Finally at the far right side of the keyboard are three buttons that are somewhat user configurable. One is labeled "My Computer" and can be configured to bring up the "My Computer" window, the File Explorer, or to load any custom program the user selects. Another button is labeled "Calculator" and can be configured to load the Windows calculator, or run any other program the user selects. These keys work like a charm and are very handy to have.

The final button is labeled "Sleep." It your computer has a "Stand-By" option and you hit this button, it will cause your machine to go into Stand-By mode. If you do not have this option, the software will allow you to configure this button to either log off Windows or to run your screensaver. The software needs a bit of work on this point. My machine does have a "Stand-By" mode and so the software would not allow me to configure this button to do anything else. That seems unnecessary and Microsoft should allow the user to select all options. I do not use the "Stand-By" mode on my machine and would have liked to make my own selection as to what this button would do. Fortunately, I discovered that if I disable the "Stand-By" mode in my machine's CMOS setup routine; the button will then load my designated screen saver. But I shouldn't have to do this. The software should give me the option to decide without my having to muck about with CMOS settings.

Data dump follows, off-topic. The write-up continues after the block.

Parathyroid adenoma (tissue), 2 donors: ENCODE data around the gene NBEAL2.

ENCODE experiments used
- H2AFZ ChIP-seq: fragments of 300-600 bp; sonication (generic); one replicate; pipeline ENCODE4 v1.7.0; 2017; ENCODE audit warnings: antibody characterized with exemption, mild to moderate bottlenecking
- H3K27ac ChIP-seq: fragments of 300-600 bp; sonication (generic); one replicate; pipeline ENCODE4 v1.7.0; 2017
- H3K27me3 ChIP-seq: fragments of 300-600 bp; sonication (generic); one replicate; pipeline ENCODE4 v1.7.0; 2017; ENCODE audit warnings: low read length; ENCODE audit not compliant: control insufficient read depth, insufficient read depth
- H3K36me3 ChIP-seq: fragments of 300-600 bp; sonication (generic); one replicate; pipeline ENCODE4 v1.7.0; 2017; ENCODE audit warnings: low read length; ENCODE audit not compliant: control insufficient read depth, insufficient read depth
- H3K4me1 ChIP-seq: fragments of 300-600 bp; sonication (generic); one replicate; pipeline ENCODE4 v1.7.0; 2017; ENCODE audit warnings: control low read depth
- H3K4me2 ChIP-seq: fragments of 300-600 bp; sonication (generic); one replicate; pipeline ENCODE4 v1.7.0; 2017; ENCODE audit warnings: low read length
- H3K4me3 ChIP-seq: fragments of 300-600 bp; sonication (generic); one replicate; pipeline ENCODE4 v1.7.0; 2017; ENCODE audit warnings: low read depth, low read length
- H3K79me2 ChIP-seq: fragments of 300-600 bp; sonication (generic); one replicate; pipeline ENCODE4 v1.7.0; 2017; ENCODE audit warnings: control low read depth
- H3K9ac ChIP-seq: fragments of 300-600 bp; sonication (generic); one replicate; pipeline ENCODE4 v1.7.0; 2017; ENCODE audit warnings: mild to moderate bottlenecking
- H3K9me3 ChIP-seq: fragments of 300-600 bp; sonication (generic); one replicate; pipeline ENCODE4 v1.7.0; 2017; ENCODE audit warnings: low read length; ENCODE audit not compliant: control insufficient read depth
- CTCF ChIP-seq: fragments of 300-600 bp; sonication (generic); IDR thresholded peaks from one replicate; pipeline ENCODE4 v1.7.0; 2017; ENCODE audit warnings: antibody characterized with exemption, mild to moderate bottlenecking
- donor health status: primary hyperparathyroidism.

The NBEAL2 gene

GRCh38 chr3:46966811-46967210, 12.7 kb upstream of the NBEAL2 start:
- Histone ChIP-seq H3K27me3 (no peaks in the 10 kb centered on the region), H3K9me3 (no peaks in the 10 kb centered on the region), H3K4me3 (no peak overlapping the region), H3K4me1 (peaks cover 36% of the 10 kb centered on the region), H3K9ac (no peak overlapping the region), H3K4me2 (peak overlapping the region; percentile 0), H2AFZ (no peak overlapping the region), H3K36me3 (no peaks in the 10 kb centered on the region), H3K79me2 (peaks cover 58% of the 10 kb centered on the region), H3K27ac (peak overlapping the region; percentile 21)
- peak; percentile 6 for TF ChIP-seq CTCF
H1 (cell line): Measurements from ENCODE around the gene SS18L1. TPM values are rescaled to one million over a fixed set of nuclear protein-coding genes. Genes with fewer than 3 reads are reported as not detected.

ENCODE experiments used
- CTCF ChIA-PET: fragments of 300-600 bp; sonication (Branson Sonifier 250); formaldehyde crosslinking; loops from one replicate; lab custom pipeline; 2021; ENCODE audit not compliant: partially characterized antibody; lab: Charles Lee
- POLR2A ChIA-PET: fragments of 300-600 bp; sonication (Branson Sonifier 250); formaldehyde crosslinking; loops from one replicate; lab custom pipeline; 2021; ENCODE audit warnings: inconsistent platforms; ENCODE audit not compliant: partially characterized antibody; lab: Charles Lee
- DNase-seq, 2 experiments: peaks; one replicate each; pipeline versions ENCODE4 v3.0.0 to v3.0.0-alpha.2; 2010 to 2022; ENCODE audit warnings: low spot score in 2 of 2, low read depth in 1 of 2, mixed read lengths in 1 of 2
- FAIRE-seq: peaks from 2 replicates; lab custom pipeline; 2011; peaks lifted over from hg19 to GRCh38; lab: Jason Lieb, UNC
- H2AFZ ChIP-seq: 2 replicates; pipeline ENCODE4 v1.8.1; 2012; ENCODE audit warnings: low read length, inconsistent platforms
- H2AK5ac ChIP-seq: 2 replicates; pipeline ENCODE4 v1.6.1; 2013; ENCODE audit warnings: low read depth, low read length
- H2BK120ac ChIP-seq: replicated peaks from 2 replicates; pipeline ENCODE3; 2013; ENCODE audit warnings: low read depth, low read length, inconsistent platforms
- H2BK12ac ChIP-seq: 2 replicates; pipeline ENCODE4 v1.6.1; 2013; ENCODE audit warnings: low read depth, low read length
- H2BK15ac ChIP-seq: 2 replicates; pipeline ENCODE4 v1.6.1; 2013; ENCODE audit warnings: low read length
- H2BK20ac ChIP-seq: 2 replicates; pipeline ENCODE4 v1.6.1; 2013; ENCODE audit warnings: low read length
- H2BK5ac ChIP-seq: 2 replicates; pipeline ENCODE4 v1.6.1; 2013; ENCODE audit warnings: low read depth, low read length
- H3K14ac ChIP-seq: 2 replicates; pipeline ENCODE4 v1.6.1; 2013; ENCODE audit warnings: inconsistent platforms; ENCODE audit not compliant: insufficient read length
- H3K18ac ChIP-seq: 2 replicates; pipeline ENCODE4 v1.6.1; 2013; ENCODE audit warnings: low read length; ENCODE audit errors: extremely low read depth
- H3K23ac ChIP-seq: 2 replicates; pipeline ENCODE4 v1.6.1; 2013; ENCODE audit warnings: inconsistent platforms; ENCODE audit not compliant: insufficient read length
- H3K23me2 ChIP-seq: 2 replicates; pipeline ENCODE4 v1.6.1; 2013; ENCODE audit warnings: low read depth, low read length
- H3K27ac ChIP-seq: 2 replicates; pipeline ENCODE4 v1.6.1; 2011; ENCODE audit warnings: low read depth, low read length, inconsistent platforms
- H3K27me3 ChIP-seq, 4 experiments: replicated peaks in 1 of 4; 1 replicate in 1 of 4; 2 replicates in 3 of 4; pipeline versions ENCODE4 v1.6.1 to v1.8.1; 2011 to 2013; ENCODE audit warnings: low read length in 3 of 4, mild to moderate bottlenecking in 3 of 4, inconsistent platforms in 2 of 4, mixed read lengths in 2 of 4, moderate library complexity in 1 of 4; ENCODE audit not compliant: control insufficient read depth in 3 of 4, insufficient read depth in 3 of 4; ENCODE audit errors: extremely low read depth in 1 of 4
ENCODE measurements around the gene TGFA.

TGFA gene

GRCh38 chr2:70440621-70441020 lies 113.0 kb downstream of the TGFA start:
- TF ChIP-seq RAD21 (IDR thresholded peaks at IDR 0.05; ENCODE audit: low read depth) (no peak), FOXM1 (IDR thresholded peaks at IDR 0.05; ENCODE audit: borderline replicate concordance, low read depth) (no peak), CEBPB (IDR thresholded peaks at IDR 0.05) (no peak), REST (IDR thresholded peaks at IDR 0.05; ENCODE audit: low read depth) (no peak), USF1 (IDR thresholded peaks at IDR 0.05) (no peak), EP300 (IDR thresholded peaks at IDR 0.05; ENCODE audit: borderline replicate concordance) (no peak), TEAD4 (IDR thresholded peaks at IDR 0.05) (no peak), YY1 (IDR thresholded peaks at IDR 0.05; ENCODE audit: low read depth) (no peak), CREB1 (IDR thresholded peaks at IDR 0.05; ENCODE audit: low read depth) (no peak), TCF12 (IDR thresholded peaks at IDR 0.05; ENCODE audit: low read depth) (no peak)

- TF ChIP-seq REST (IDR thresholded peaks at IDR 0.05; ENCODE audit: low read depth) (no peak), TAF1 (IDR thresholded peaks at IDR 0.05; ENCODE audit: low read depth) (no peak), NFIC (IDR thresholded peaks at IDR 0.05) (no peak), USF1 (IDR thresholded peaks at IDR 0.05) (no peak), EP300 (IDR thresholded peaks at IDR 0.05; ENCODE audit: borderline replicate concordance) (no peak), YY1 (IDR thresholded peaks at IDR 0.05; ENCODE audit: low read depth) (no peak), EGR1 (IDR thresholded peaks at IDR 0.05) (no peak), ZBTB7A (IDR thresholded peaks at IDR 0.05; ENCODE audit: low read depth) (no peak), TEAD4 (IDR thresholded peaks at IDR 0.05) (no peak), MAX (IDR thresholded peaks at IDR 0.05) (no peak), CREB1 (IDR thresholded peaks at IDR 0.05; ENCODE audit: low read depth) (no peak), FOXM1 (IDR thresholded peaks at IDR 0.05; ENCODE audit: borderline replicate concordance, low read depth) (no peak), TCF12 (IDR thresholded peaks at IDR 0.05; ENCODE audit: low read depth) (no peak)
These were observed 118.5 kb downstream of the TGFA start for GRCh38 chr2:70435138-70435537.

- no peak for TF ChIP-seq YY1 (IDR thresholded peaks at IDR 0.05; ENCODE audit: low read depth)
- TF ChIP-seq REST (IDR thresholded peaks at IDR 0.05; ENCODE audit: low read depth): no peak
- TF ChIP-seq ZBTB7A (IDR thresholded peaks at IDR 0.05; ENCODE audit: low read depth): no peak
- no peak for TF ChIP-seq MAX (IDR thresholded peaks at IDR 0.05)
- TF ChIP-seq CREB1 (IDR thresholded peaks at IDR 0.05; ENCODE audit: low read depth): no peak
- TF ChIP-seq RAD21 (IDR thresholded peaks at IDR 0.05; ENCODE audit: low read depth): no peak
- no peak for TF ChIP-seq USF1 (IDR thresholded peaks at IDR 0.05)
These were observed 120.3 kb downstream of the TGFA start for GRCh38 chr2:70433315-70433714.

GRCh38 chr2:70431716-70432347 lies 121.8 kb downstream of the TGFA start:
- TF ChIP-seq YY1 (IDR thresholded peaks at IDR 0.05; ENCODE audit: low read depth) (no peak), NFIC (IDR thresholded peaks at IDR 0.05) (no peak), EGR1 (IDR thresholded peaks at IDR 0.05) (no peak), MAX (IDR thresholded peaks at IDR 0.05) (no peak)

How It Grades
Installation: 91%
Manual: N/A
Performance: 91%
Software: 80%
Look: 89%
Feel: 91%
Help Files: 90%
Price: N/A
Overall: 90%

On the whole this keyboard is a winner. It is comfortable and works well, and the special buttons are very nice to have. The software needs to be tweaked a bit in the next version, and eventually an Elite version of the keyboard with a smaller footprint would be nice. But even as is, this keyboard is a joy to use. After you load the software, be sure to read the help files that are accessible from keyboard utility in the Windows Control Panel. The help files give you a lot of information on how to maximize your use of this need computing tool.